Developers are seeking consent for a 110-room hotel and retail complex in downtown Queenstown despite a possible council claim to their land.
Long-time Queenstowner Lew Gdanitz and his business partner Victor Cheng, of Christchurch, are proposing the $45 million complex.
It’s designed by award-winning local architect John Blair on a plum 3000sq m site bordered by Stanley and Shotover Streets and Gorge Road, adjacent to the main council offices.
Gdanitz says the development meets a pent-up demand for more hotel rooms and retail space.
The proposal, however, potentially challenges council roading and zoning policies.
Part of the site – occupied by carparking, apartments and offices – could be needed for a bypass between Melbourne, Henry and Man Sts to relieve CDB congestion.
Council agreed this year to delay the Henry-Man St link till at least 2040.
Gdanitz says: “Land owners should not be expected to wait 25 years to find out whether the council might want to take their land.”
The council’s controversial plan change 50 proposal doesn’t include their land.
The potential hotel site is zoned ‘high density residential’.
Gdanitz stresses his proposed development isn’t a ploy to get council to buy the land.
“They could knock down their own council chambers and put a road through there – that’s a lot cheaper option than buying my land.”
Asked his reaction to the proposal, council boss Adam Feeley say he can’t comment without prejudicing the application, “so we won’t”.
As for the bypass project, “there are a number of possible options for rerouting traffic which includes a possible route alongside the Queenstown Memorial Centre.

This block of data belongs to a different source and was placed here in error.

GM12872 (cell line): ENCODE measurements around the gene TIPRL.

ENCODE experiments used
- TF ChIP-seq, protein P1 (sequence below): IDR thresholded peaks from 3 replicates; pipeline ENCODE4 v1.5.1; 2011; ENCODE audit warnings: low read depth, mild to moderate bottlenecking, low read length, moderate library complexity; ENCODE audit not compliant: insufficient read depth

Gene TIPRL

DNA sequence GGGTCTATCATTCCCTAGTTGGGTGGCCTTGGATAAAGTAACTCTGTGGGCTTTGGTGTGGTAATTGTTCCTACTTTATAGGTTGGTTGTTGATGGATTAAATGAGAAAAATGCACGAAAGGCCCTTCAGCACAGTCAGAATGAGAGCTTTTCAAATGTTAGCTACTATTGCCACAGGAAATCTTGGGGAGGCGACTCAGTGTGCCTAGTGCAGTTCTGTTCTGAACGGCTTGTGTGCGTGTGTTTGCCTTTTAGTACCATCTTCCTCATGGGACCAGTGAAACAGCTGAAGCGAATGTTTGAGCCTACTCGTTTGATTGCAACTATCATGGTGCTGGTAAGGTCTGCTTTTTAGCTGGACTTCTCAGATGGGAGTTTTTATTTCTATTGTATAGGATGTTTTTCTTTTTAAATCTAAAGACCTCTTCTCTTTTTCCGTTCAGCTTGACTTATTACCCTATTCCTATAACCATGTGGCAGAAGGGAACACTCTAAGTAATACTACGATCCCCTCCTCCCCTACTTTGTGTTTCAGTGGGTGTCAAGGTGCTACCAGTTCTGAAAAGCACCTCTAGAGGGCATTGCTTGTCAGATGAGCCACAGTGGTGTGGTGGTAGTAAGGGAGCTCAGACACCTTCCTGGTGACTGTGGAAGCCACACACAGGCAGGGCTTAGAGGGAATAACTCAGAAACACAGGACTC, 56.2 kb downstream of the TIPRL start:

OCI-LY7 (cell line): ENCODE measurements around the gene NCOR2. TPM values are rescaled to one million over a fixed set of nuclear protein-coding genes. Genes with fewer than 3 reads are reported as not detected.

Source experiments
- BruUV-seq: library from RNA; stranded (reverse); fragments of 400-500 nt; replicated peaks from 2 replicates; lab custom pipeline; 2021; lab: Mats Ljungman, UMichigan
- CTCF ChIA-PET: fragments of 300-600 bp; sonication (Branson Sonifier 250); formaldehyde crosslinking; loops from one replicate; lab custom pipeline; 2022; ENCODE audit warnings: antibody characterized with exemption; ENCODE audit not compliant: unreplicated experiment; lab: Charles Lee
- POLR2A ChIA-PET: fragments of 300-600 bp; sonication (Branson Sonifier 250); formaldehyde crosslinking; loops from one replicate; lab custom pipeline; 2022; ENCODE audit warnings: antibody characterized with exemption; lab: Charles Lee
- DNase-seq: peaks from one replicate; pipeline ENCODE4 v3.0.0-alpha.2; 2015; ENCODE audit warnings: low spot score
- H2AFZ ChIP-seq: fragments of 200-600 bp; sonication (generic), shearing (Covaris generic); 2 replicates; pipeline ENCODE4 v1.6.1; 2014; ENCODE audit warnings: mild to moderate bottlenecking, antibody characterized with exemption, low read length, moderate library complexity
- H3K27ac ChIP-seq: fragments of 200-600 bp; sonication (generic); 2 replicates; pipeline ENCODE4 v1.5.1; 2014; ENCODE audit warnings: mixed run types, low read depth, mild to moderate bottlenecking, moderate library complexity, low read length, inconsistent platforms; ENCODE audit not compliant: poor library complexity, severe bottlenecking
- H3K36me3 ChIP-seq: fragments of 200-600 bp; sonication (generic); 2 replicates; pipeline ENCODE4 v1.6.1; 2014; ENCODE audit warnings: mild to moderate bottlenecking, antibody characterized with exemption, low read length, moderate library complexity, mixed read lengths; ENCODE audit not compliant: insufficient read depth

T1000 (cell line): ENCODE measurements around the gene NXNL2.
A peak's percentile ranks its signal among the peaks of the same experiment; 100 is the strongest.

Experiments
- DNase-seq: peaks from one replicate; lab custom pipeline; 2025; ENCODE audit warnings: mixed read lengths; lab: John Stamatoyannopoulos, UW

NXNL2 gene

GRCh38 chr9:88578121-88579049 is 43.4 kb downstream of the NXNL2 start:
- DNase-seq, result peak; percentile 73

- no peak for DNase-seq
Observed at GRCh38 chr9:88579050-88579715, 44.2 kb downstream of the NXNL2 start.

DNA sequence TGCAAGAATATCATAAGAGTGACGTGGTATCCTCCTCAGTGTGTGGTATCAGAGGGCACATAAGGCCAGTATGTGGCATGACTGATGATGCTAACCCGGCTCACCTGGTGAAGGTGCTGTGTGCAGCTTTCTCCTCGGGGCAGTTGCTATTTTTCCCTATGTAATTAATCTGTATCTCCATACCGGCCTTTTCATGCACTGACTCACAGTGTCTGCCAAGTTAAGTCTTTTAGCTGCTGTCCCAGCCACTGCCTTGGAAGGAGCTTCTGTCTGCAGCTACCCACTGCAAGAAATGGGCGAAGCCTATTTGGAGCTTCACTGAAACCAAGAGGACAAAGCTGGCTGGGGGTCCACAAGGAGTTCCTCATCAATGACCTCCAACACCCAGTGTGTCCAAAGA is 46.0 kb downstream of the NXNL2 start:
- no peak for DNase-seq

“It’s too early in that process to say which will be the preferred route or when it will happen.
“However, in the new year council will be considering the wider town centre transport strategy, which is likely to include consideration of routes for inner CBD traffic and bypass traffic.”
Gdanitz describes the Man St bypass as “completely ridiculous”.
He says it would cost tens of millions of dollars.
“If you want to control the traffic, control it with traffic lights and slow it down.”
Meanwhile, he says his new complex comprises hotel rooms on the top two floors, 1200sq m of ground floor retail and an internal courtyard.
He adds there’ll also be 52 underground carparks, even though there’s no planning requirement for parking. The complex also won’t affect neighbours’ views, he says, and nicely complements the Crowne Plaza hotel at the opposite end of Shotover St.
Gdantiz’s submission to plan change 50 said his site and others nearby “present a much more logical and natural extension of the town centre than much of what is proposed”.
The council, he added, discussed rezoning the land ‘town centre’ in planning documents in 2009 and 2012.
Gdanitz says the site’s “right on the town centre boundary, it’s got public carparking right beside it, it’s got a lot of people walking past, it’s on main roads and it’s been used, including by the council, for commercial purposes already”.